TXT-records are often used in e-mail security, for storing SPF and/or DMARC DNS records:
It is required to surround TXT records with quotes, otherwise the entire zone can has issues to resolve correctly. It's even required when creating a TXT record to define SPF data; if not surrounded by quotes, the behaviour may be different from what you expect.
If you want to add a large TXT record you may use quotes to split it into smaller pieces within one record like below:
name IN TXT ( “v=DKIM1; g=*; k=rsa; “
Note that the record type "SPF" is legacy; SPF records should be defined in TXT records.
An SPF record identifies which mail servers are permitted to send email on behalf of your domain. The purpose of an SPF record is to prevent spammers from sending messages with forged From addresses at your domain.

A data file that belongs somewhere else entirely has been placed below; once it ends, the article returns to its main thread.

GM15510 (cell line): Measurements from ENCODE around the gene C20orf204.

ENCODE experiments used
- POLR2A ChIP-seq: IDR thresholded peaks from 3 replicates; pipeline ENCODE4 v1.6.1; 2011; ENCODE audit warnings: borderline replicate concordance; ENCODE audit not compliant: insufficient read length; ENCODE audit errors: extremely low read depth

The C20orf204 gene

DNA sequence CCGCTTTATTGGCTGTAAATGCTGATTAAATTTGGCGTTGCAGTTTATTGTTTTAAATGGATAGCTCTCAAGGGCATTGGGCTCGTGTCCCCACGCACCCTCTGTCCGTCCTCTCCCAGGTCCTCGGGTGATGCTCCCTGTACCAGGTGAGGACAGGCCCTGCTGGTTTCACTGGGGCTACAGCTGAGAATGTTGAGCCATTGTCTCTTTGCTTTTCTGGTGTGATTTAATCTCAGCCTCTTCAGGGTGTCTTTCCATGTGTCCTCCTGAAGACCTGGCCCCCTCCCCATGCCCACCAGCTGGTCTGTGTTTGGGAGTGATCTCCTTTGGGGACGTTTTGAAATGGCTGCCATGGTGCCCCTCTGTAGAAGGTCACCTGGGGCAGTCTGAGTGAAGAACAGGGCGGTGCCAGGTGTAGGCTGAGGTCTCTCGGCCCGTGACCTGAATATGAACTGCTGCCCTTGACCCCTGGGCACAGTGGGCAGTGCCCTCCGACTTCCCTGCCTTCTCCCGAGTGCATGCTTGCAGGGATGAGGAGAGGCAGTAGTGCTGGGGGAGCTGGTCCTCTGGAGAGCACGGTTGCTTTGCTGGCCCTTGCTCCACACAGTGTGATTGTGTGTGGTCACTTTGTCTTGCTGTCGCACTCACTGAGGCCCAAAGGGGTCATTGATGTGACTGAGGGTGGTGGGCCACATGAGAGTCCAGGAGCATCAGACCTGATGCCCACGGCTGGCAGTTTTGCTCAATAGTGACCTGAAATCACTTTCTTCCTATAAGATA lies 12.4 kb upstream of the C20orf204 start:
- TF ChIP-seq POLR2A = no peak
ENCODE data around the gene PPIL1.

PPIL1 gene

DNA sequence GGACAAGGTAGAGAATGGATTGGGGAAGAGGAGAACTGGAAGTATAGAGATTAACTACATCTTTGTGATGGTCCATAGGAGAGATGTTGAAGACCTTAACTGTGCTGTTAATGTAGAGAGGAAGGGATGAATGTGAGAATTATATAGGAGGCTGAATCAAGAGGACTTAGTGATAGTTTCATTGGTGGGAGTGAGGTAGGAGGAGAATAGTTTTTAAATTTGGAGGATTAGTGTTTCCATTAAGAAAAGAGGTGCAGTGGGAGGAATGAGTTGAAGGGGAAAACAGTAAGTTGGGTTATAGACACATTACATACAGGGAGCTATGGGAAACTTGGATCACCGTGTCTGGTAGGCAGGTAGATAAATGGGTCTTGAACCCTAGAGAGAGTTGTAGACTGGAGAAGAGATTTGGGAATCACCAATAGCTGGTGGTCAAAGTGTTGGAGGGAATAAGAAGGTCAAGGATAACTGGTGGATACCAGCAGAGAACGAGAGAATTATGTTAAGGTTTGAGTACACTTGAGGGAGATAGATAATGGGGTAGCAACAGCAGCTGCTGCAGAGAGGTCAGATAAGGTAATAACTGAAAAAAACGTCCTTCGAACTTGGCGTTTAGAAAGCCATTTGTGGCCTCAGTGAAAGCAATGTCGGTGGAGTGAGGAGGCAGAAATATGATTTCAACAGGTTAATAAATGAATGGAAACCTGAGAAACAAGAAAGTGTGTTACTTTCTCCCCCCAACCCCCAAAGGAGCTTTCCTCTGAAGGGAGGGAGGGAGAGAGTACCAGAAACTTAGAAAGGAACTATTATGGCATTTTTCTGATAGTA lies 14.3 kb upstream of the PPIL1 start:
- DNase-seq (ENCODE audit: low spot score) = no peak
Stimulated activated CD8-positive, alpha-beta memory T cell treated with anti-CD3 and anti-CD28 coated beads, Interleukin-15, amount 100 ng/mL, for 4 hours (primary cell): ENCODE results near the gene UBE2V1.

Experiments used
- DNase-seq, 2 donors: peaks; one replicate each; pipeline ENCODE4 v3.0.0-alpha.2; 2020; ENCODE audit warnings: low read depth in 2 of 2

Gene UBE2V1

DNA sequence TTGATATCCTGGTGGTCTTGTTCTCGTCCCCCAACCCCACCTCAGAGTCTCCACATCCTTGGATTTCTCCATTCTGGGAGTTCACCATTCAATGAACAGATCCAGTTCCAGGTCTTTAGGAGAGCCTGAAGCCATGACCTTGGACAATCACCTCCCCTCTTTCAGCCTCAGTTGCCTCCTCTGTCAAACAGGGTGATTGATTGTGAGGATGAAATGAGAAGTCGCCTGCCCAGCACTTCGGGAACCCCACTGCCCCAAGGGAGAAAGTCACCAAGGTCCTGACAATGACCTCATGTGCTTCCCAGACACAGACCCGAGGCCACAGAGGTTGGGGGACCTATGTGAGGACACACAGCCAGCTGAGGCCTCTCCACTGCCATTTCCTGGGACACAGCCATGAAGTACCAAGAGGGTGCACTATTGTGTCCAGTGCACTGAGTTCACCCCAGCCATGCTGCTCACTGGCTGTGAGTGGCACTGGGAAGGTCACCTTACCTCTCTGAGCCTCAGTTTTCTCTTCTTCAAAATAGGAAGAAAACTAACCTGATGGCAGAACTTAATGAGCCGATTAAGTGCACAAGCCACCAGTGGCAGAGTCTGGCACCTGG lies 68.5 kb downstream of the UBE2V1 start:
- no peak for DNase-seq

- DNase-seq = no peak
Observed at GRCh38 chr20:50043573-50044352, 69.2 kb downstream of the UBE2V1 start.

More extensive information about SPF records is available on our special SPF page.
SRV records are used in Internet Telephony for defining where a SIP service may be found. A SRV record typically defines a symbolic name and the transport protocol used as part of the domain name, and defines the priority, weight, port and target for the service in the record content. It is possible to enter SRV-records in the DNS-panel of Openprovider. The general structure of such a record is the following:
- The name of the record is the service followed by the protocol, for example _sip._tls. No domain name is added: Openprovider does this automatically
- The value contains the fields for weight, port and target, each separated by a space. Example: 1 443 sipdir.domain.com
- The priority is entered into the priority field